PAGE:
# Graphs - Terminology and Representation

### Overview

• Definitions: Vertices, edges, paths, etc

### Definitions: Graph, Vertices, Edges

• Define a graph G = (V, E) by defining a pair of sets:
1. V = a set of vertices
2. E = a set of edges

• Edges:
• Each edge is defined by a pair of vertices
• An edge connects the vertices that define it
• In some cases, the vertices can be the same

• Vertices:
• Vertices also called nodes
• Denote vertices with labels

• Representation:
• Represent vertices with circles, perhaps containing a label
• Represent edges with lines between circles

• Example:
• V = {A,B,C,D}
• E = {(A,B),(A,C),(A,D),(B,D),(C,D)}

### Motivation

• Many algorithms use a graph representation to represent data or the problem to be solved

• Examples:
• Cities with distances between
• Roads with distances between intersection points
• Course prerequisites
• Network
• Social networks
• Program call graph and variable dependency graph

### Graph Classifications

• There are seveal common kinds of graphs
• Weighted or unweighted
• Directed or undirected
• Cyclic or acyclic

• Choose the kind required for problem and determined by data

• We examine each below

### Kinds of Graphs: Weighted and Unweighted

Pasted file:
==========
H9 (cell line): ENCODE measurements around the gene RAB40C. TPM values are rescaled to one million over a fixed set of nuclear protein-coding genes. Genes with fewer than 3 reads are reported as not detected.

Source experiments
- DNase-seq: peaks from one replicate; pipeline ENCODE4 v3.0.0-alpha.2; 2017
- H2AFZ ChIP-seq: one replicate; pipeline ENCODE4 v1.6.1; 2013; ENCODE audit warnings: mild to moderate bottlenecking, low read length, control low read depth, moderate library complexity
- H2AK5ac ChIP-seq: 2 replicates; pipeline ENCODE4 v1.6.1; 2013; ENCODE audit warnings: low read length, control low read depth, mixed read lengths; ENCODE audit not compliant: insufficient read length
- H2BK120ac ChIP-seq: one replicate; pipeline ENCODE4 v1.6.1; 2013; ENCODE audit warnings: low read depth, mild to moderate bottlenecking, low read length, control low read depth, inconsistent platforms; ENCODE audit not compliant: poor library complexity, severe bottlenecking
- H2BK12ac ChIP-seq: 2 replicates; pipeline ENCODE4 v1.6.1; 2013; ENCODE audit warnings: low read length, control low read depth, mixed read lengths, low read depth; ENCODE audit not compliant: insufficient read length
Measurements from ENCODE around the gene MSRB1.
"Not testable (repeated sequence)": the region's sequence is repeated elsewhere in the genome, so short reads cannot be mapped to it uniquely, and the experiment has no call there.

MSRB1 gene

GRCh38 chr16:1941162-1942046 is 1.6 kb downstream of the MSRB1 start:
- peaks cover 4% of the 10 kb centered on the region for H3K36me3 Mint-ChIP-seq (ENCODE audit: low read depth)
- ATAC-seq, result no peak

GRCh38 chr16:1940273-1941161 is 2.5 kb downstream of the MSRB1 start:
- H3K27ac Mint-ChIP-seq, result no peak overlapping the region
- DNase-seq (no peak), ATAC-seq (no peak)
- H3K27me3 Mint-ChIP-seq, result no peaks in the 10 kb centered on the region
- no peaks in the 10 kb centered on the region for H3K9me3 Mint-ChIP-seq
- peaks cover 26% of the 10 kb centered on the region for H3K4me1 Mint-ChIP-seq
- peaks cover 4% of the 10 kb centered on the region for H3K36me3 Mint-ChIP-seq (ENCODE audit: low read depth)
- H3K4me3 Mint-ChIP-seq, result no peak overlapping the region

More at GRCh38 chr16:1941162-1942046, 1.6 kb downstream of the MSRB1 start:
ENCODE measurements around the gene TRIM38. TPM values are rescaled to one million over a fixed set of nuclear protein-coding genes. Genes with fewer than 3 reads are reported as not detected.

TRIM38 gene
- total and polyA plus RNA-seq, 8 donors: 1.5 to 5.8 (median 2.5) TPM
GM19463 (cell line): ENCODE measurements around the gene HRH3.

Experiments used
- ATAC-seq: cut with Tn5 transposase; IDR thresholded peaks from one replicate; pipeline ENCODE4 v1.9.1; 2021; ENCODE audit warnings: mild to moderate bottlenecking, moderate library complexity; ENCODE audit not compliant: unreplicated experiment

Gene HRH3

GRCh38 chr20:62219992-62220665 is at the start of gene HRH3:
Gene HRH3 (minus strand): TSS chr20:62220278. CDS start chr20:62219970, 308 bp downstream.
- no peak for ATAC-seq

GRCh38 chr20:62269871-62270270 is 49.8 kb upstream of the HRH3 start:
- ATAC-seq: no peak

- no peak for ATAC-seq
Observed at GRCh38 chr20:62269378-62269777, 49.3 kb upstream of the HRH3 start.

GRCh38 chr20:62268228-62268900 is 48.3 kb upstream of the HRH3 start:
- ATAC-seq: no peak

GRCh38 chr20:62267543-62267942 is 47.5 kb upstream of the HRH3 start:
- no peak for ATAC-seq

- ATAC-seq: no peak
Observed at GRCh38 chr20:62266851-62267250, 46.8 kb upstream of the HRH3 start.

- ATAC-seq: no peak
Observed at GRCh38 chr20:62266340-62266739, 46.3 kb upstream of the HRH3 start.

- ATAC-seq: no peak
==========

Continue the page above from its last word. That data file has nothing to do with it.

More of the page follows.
• Graphs can be classified by whether or not their edges have weights

• Weighted graph: edges have a weight

• Weight typically shows cost of traversing
• Example: weights are distances between cities

• Unweighted graph: edges have no weight

• Edges simply show connections
• Example: course prereqs

### Kinds of Graphs: Directed and Undirected

• Graphs can be classified by whether or their edges are have direction

• Undirected Graphs: each edge can be traversed in either direction

• Directed Graphs: each edge can be traversed only in a specified direction

### Undirected Graphs

• Undirected Graph: no implied direction on edge between nodes

• The example from above is an undirected graph

• In diagrams, edges have no direction (ie they are not arrows)

• Can traverse edges in either directions

• In an undirected graph, an edge is an unordered pair

• Actually, an edge is a set of 2 nodes, but for simplicity we write it with parens
• For example, we write (A, B) instead of {A, B}

• Thus, (A,B) = (B,A), etc

• If (A,B) ∈ E then (B,A) ∈ E

• Formally: ∀ u,v ∈ E, (u,v)=(v,u) and u ≠ v

• A node normally does not have an edge to itself

### Directed Graphs

• Digraph: A graph whose edges are directed (ie have a direction)

• Edge drawn as arrow

• Edge can only be traversed in direction of arrow

• Example: E = {(A,B), (A,C), (A,D), (B,C), (D,C)}

• Examples: courses and prerequisites, program call graph

• In a digraph, an edge is an ordered pair
• Thus: (u,v) and (v,u) are not the same edge

• In the example, (D,C) ∈ E, (C,D) ∉ E

• What would edge (B,A) look like? Remember (A,B) ≠ (B,A)

• A node can have an edge to itself (eg (A,A) is valid)

### Subgraph

• If graph G=(V, E)
• Then Graph G'=(V',E') is a subgraph of G if V' ⊆ V and E' ⊆ E and

• Example ...

### Degree of a Node

• The degree of a node is the number of edges the node is used to define

• In the example above: